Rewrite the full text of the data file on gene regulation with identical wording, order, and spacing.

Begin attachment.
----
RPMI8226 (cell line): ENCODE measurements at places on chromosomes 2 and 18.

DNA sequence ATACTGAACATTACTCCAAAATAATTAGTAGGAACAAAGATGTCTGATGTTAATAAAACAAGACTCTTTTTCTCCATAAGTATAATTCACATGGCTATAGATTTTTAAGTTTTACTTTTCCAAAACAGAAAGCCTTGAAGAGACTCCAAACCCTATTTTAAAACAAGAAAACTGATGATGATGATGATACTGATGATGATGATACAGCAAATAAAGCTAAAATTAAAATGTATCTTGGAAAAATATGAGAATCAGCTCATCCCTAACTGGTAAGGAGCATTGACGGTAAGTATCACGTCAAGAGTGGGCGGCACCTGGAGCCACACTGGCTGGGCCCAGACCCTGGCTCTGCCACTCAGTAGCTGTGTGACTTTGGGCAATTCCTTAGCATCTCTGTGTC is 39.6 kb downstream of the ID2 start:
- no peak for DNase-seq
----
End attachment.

RPMI8226 (cell line): ENCODE measurements at places on chromosomes 2 and 18.

DNA sequence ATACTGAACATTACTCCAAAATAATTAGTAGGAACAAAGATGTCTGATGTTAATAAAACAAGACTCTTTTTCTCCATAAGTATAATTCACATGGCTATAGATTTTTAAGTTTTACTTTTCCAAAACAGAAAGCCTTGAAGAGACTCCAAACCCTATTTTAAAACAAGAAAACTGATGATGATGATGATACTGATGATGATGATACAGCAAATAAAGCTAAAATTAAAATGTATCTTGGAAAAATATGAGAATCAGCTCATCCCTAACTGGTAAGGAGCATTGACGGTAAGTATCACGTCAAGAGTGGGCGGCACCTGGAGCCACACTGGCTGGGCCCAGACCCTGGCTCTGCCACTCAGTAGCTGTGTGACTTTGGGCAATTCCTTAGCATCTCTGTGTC is 39.6 kb downstream of the ID2 start:
- no peak for DNase-seq